If buying a house is on your radar for next year, it's time to start preparing.
While it's unlikely the market be as crazy as it was in 2021, you may still face some headwinds along the way. And understanding what you're up against can lead to a better shopping and buying outcome.
Here are some factors to keep in mind.
Mortgage rates probably will be higher
The Federal Reserve just announced it will start trimming its purchases of bonds and mortgage-backed securities in the coming months. Inevitably, that will mean higher mortgage rates (and higher payments) for the average homebuyer.
According to the Mortgage Bankers Association, rates on 30-year loans will likely increase to 3.3% in the first quarter of next year and reach 3.7% by the third quarter. If that 3.7% becomes a reality, a recent analysis from mortgage insurer First American shows that homebuying power would drop by about $49,000 per borrower.
While this doesn't necessarily mean buying a home will be impossible next year, it does mean you can expect to pay more or will need to lower your price point to account for the higher costs of financing.
There will be stiff competition among homebuyers
Demand for housing isn't going anywhere. There's a huge shortage of housing, along with would-be buyers waiting to jump in. Many of them also have the flexibility to move and work from anywhere, taking advantage of the wide acceptance of remote work brought on by the pandemic.
There are also demographics to consider. Millennials are in their prime homebuying years and have made up the largest share of buyers during the past few years. Boomers, on the other hand, are at the downsizing stage. This creates lots of competition -- particularly for smaller and entry-level homes.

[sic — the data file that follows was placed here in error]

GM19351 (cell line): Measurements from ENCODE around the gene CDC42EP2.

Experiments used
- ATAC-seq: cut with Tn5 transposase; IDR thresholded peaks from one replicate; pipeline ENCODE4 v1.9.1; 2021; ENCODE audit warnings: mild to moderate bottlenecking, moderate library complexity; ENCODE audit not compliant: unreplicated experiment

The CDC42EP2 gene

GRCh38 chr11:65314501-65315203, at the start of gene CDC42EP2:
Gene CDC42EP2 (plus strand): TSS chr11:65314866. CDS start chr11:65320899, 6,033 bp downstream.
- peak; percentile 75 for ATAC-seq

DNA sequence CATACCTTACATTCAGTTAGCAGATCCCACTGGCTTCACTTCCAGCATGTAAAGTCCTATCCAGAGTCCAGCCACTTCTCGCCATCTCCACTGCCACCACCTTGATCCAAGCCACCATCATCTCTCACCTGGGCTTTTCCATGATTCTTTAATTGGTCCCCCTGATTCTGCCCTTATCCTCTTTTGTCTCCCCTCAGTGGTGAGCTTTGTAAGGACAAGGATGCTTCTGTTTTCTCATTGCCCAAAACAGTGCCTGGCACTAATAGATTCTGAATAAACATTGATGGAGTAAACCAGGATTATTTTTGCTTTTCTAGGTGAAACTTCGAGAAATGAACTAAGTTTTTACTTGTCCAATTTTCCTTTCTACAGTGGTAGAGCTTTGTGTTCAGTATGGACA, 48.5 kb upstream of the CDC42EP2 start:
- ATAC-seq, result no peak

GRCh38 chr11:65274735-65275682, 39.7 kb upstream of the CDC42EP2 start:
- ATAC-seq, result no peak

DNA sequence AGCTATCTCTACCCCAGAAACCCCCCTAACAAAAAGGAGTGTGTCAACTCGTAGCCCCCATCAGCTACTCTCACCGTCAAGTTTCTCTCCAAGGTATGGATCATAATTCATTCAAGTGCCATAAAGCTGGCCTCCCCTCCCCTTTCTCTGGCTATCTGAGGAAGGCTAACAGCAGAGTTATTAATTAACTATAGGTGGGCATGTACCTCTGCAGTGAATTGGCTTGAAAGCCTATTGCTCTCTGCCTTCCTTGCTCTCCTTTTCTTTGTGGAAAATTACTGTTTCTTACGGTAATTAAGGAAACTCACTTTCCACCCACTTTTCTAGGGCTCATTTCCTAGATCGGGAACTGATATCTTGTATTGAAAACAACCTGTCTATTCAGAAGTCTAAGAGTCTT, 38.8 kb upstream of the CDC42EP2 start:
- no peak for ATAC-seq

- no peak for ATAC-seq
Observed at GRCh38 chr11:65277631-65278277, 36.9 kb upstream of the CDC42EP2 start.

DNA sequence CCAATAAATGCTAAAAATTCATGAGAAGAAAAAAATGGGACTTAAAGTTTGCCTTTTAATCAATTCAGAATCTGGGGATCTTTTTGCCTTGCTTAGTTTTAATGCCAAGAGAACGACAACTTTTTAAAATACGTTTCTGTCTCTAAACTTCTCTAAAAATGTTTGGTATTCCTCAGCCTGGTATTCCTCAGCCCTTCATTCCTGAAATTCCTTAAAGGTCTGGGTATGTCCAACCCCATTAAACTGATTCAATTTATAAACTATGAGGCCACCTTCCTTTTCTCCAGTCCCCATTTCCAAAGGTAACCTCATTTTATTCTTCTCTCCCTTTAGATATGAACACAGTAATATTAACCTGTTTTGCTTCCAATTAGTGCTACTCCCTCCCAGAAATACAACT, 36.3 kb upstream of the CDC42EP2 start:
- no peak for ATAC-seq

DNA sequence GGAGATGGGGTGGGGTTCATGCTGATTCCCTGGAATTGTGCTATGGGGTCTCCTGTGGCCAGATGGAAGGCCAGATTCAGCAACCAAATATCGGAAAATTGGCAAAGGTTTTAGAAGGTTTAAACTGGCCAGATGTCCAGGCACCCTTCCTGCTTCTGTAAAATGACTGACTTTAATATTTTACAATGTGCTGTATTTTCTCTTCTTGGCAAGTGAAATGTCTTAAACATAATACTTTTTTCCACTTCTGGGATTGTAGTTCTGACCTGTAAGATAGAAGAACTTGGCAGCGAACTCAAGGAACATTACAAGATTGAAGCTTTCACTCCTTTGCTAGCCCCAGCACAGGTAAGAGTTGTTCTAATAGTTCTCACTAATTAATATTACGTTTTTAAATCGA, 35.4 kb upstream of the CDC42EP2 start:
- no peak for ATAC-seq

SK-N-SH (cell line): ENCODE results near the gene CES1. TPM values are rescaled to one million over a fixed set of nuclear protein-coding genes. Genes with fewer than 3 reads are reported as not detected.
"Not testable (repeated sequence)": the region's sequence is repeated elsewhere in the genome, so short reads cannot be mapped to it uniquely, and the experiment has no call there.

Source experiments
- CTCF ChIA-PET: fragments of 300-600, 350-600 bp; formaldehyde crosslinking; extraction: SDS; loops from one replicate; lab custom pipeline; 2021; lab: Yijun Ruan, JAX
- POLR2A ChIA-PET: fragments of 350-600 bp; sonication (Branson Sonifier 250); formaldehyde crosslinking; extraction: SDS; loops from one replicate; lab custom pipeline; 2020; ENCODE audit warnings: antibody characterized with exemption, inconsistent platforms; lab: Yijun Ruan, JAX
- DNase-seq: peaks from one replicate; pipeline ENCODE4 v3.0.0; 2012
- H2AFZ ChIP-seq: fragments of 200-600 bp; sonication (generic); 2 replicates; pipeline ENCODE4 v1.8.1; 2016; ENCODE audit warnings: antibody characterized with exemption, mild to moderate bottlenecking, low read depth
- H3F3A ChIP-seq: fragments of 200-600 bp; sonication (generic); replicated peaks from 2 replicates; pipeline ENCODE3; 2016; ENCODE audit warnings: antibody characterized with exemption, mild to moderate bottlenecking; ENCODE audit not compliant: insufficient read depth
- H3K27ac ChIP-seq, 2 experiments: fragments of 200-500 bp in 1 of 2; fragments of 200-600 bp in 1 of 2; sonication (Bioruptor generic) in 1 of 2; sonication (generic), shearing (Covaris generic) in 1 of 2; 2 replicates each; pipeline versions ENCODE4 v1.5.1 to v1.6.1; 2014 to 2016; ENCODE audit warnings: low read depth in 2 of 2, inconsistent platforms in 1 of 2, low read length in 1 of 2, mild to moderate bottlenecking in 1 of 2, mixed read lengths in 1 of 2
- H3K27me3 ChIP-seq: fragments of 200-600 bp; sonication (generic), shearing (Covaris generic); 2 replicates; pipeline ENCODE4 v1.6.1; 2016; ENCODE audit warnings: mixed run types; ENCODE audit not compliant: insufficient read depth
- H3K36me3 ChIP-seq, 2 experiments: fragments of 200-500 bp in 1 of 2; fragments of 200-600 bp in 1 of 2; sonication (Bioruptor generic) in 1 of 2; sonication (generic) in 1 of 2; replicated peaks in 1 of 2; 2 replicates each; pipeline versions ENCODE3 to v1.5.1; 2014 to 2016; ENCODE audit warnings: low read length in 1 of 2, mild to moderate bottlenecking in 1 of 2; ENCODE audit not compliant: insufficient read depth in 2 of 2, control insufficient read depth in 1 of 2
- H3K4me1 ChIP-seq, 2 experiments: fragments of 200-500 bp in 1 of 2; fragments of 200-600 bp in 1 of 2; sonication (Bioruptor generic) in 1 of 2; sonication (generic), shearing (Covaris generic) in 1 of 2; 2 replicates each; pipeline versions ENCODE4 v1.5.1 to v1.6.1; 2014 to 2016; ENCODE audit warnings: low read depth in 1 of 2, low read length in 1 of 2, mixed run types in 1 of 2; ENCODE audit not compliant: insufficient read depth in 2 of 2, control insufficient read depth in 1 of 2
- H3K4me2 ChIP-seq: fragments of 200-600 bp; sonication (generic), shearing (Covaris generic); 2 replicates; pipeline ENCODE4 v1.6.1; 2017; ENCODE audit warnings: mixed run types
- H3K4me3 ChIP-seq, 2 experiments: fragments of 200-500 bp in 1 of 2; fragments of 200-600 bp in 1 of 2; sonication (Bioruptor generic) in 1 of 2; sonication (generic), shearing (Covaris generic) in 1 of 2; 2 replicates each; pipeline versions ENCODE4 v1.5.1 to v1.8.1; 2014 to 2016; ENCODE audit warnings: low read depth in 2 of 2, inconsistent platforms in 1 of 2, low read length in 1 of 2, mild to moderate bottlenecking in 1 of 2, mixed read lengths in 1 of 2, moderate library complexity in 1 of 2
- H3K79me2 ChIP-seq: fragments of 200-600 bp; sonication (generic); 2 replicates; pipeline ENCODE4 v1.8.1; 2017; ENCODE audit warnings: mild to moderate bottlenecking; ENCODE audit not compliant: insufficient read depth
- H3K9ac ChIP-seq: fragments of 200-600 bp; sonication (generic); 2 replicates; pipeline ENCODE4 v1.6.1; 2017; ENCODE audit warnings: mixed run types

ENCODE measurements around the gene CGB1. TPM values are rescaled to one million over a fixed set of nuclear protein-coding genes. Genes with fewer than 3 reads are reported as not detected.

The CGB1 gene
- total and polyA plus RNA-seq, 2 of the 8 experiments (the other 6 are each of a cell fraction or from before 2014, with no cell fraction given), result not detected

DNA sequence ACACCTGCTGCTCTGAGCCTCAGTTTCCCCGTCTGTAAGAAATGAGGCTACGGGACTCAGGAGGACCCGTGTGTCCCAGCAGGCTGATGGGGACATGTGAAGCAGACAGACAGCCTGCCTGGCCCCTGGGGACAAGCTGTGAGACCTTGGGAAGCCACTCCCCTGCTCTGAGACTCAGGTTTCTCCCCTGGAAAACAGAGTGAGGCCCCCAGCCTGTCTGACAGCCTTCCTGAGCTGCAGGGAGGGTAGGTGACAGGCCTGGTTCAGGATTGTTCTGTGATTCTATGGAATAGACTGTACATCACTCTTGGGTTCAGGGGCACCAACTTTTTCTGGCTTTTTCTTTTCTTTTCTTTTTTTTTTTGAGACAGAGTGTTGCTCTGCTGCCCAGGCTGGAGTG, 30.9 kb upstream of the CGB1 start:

In short: Be ready for a bidding war and come prepared, particularly if you're eyeing a starter home. Waiving contingencies, increasing your offer price, or adding in an escalation clause, which automatically increases your offer (to a certain point) if you're outbid, can all help you be more competitive.
Your home might not appreciate as fast
One upside to next year is home prices aren't projected to rise as fast. While that will help on the front end, once you own a home (or rental property or whatever else you're buying), that house will appreciate more slowly as a result.
That means it takes longer to see a return on your investment. That's not to say you won't make a profit if you sell the home in a year or two. You just won't reap a windfall. By most projections, home prices are expected to appreciate anywhere from about 2% to 7%. On a $200,000 house, that works out to a return of about $4,000 to $14,000.
Your housing choices may be limited
Housing starts and construction have ticked up, and more foreclosures are starting to hit the market, but there probably won't be a major surge in homes available for sale. After all, the market's supply is almost 4 million homes short of demand, according to Freddie Mac, and that's a pretty steep hurdle to overcome.
That suggests you can probably expect to make some compromises if you're purchasing a home, just as buyers did this year. That might mean offering more than the asking price, considering smaller homes or alternate property types (townhomes), or widening your search geographically.
Buying a home next year? Start prepping now
Buying a house may be a bit easier in 2022 than it was this year, but you'll still have some challenges to face. Fortunately, most of those are surmountable with a little preparation and a good plan. Start working on your budget now, find an agent who can help you be competitive, and separate your must-haves from your nice-to-haves. From there, it's all about patience and perseverance.